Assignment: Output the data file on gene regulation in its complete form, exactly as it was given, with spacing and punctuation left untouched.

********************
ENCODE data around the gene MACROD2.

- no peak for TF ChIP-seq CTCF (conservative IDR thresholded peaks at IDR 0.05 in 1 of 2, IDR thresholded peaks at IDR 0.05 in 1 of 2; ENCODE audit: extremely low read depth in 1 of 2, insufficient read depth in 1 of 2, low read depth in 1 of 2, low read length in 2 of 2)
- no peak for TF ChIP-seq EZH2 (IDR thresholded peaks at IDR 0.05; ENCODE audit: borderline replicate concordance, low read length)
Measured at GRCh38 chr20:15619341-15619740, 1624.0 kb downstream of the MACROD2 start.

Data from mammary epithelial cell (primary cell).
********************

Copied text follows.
ENCODE data around the gene MACROD2.

- no peak for TF ChIP-seq CTCF (conservative IDR thresholded peaks at IDR 0.05 in 1 of 2, IDR thresholded peaks at IDR 0.05 in 1 of 2; ENCODE audit: extremely low read depth in 1 of 2, insufficient read depth in 1 of 2, low read depth in 1 of 2, low read length in 2 of 2)
- no peak for TF ChIP-seq EZH2 (IDR thresholded peaks at IDR 0.05; ENCODE audit: borderline replicate concordance, low read length)
Measured at GRCh38 chr20:15619341-15619740, 1624.0 kb downstream of the MACROD2 start.

Data from mammary epithelial cell (primary cell).